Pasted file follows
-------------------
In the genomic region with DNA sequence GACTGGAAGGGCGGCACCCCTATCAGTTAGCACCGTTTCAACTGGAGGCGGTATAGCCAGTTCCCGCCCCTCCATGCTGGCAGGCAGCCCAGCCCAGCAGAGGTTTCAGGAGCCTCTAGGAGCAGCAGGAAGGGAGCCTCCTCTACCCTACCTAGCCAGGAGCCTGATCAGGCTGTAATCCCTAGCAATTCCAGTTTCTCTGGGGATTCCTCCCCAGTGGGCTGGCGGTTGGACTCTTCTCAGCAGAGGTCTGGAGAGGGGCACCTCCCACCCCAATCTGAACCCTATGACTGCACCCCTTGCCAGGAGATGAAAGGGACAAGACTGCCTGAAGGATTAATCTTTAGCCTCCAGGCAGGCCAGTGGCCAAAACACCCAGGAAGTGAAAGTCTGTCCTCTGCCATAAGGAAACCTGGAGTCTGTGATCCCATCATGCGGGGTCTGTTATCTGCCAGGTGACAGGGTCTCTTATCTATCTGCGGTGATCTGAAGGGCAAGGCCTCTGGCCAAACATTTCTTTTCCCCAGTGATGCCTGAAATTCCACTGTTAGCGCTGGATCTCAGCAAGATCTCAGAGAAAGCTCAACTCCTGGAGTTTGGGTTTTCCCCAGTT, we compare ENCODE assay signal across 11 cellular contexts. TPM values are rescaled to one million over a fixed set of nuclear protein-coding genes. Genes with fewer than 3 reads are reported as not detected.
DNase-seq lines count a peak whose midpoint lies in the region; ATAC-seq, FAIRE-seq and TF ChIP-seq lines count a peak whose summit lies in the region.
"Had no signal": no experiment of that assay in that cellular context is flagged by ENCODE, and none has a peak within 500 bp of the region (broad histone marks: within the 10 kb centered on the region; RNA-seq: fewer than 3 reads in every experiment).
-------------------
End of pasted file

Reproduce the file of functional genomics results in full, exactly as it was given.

In the genomic region with DNA sequence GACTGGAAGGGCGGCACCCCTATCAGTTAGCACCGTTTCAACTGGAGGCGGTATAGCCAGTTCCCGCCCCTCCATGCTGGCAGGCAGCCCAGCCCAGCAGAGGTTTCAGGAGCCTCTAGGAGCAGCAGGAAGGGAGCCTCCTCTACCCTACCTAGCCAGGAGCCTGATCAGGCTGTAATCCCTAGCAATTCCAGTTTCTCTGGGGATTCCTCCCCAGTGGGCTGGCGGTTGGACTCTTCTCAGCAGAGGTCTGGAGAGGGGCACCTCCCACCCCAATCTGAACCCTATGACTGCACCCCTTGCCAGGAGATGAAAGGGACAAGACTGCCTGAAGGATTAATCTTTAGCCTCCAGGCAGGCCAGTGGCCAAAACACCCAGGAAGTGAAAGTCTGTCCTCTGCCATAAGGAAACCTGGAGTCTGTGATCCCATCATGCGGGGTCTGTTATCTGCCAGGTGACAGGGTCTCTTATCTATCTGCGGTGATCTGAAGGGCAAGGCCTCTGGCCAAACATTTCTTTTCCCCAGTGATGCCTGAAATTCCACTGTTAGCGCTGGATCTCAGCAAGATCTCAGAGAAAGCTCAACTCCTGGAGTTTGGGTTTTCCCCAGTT, we compare ENCODE assay signal across 11 cellular contexts. TPM values are rescaled to one million over a fixed set of nuclear protein-coding genes. Genes with fewer than 3 reads are reported as not detected.
DNase-seq lines count a peak whose midpoint lies in the region; ATAC-seq, FAIRE-seq and TF ChIP-seq lines count a peak whose summit lies in the region.
"Had no signal": no experiment of that assay in that cellular context is flagged by ENCODE, and none has a peak within 500 bp of the region (broad histone marks: within the 10 kb centered on the region; RNA-seq: fewer than 3 reads in every experiment).